After his wife’s death Frederick stayed with Ada Caroline, his daughter, but he was said to be very despondent and depressed. Just two weeks after losing Annie Maria he was discovered by Ada in one of her outhouses having cut his own throat. She quickly called for a doctor but there was nothing to be done as Frederick had died almost instantaneously. A note was found in his bedroom saying
It was cruel not to visit sooner my poor wife in her illness. I cannot bear it any longer. I was ill myself a fortnight. the doctor said when she went away there was not much the matter with her, and I expected her back in a few days.
The coroner at the inquest a couple of days later returned a verdict that “Deceased committed suicide while in a state of temporary insanity.” It seems that this final loss caused grief that was so overwhelming Frederick was unable to go on.
The responsibility of Harriett Amelia and Ada Caroline was to become much greater following their father’s death, leaving not only Maude for them to look after but his printing and news agents business as well. When Harriett and Ada took on the family business they were aged 22 and 20 respectively. Maude had become an orphan aged only 10.
Harriett continued to look after the business and her younger siblings for five years when she married. Ada became the head of the family at this point and ran the business until she married in 1906. It is likely that her brother, Henry Edmund took over the sole running of the business at this point.
Maude Elizabeth Caldicott married Maurice George Dadley, an accountant in Coventry in 1903. It is testament to her older brothers and sisters’ tenacity in the face of heartbreak and adversity that she married so well and is proof of how they kept their father’s business going continuing its reputation and success. When her half brother, Henry Edmund died in 1942 he left £50,679 15s. 8d. in his will to his wife, Ida Bertha a sizeable amount indeed, equivalent to nearly £1.5 million in today’s money, further proof of how they grew from their times of hardship.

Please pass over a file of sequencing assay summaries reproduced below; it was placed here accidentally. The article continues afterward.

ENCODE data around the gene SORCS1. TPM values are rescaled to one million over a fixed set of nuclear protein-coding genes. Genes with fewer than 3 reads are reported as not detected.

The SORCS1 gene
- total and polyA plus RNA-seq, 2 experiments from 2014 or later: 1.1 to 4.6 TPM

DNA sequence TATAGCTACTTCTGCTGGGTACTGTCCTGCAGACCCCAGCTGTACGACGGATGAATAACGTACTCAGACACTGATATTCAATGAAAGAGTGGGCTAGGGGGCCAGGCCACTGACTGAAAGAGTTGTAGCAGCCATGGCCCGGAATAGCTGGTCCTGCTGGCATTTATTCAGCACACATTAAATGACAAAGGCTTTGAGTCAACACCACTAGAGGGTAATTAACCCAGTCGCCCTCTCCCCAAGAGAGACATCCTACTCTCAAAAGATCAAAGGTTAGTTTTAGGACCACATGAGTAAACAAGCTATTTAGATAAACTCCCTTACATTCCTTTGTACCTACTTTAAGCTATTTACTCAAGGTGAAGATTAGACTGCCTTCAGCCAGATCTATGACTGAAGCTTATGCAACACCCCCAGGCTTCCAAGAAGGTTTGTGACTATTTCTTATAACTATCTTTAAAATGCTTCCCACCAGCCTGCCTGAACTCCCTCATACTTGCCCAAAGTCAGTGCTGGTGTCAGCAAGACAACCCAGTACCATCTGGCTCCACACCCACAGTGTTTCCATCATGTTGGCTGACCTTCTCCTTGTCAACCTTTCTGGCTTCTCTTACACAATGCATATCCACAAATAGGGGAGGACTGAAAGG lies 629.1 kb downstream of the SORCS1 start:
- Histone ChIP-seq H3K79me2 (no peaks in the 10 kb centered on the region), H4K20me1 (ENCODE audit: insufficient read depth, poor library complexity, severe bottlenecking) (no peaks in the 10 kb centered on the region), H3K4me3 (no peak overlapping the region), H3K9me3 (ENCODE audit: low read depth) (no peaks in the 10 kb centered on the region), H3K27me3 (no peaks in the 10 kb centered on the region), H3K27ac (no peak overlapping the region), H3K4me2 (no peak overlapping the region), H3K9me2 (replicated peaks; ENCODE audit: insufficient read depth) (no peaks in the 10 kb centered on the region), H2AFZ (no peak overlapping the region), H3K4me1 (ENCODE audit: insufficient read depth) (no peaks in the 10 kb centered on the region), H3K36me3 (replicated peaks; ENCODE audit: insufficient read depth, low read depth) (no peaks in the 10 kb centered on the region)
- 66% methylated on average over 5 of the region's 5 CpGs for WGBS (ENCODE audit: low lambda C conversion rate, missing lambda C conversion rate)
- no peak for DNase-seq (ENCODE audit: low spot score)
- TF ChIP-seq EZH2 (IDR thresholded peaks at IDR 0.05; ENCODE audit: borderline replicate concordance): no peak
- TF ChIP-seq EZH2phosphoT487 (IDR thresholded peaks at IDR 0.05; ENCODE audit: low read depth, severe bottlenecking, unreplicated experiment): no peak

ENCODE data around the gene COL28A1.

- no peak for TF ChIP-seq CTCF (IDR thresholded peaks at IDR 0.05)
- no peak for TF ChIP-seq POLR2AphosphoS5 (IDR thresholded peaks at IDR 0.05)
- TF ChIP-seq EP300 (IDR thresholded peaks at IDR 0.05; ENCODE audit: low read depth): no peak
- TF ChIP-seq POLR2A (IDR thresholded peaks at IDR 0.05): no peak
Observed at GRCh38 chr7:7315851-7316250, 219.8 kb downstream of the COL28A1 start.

The couple had one daughter, Winifred Maud Dadley, born in 1905. Maude Elizabeth sadly died young though, on 3rd January 1919, aged just 39, in Royal Leamington Spa, Warwickshire.
But what became of her twin brother, James Percy Caldicott who had been adopted by his uncle?
Well he joined the Royal Navy on 7th June 1901, at the age of 21. He served on HMS Wildfire, but didn’t take to the seafaring life leaving less than a year later on 29 April 1902.
He then became a machinist toolmaker and a centre lathe turner.
He married late in life to Ethel Elizabeth Holmes in Coventry in 1944, aged 65. However, the couple are listed on the 1939 Register as a married couple so had been together for many years before they made it “official”!
James Percy died on 20 February 1953 in Coventry, aged 73.